What You Need To Know About The Pell Grant Program

September 22, 2014 8:00 AM

Photo Credit Thinkstock

Photo Credit Thinkstock

The federal Pell Grant program is the nation’s largest needs-based college grant program. It provided more than $32 billion in financial aid to 9 million students for the 2012-2013 school year. The program began modestly as the Basic Educational Opportunity Grant Program when it launched in 1972, providing average grants of $270 to 176,000 students for the 1973-1974 school year. Today, the average Pell grant is $3,579, and President Obama’s 2015 budget request seeks to increase the program further for the 2015-2016 school year. 

Increasing access to college has been a priority of the Obama administration. In March 2010, the president signed legislation that eliminated subsidies to private banks and other financial institutions that administered federal student loans. All loans now come directly from the U.S. Department of Education. Eliminating the middleman created a savings of $68 billion in the program, $40 billion of which was directed to the Pell Grant program to increase awards. The president’s 2015 budget seeks to expand the maximum annual grant from $5,730 to $5,830 for the 2015-2016 school year.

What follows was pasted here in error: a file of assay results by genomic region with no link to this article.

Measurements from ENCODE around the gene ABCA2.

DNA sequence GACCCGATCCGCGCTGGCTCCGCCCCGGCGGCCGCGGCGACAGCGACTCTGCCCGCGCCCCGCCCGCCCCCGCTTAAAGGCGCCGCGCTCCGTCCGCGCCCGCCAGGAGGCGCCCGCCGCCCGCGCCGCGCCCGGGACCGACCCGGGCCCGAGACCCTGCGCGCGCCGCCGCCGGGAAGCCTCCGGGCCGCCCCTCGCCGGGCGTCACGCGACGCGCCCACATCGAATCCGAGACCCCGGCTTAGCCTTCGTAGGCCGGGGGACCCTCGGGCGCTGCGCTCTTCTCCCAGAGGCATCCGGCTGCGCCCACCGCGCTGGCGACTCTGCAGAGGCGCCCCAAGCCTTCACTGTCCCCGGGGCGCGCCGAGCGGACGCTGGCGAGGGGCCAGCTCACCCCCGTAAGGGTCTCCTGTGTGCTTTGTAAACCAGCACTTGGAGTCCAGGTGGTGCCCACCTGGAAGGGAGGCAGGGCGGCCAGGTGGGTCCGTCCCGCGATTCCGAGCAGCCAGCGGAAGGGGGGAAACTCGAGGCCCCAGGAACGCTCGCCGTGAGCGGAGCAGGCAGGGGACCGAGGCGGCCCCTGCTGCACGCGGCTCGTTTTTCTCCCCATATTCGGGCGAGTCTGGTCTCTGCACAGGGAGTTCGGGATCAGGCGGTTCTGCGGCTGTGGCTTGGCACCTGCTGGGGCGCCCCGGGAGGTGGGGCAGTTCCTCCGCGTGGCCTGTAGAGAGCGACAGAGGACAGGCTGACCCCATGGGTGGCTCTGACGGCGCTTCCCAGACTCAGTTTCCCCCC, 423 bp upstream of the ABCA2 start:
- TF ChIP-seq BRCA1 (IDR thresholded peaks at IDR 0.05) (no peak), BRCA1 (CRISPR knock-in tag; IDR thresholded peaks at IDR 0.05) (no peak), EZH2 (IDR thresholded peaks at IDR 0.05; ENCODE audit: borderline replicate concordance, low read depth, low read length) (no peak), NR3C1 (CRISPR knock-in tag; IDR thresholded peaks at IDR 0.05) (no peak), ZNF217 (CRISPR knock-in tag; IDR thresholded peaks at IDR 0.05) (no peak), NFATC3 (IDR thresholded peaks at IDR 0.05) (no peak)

In addition to the increase in award amounts, the president’s budget seeks two reforms to the Pell Grant Program. While the program is needs based — eligibility is not contingent on academic performance — students must make satisfactory academic progress, as defined by their college, to continue receiving grant money. Most colleges require students maintain a minimum 2.0 grade point average and pass three out of four classes to retain financial aid eligibility. To encourage students to complete their studies on time, the president seeks to strengthen these requirements, although the Department of Education has not released details.

The President is also asking Congress to reinstate the Ability to Benefit program, which grants eligibility for federal financial aid to those without high school diplomas or GEDs.  This program, which was eliminated by Congress in 2012 as a budget-cutting measure, allowed non-graduates to prove they could benefit from a Pell grant, or other federal aid, by passing an exam or successfully completing six credit hours of college study. Should Congress approve this measure, high school dropouts who enroll in an eligible career path (yet to be defined) could receive federal aid.

Awards are determined by a formula that factors income, household size and the number of college students in a household along with college costs. Award amounts are based on the Expected Family Contribution (EFC) to a college education. For example, a family with two dependent children and an annual adjusted gross income of $40,000 would have an EFC of approximately $1,500. For the 2014-2015 school year, a full-time student in this family could expect a Pell grant of up to $4,180 per year, depending on the cost of attending his or her selected college.

Students may receive Pell grants for up to 12 college semesters. Certain non-citizens, including those who hold green cards or have refugee status, are eligible. To be considered for a Pell grant, a student must complete a Free Application for Federal Student Aid (FAFSA) form.

Gillian Burdett is a freelance writer covering all things home and living. Her work can be found on Examiner.com.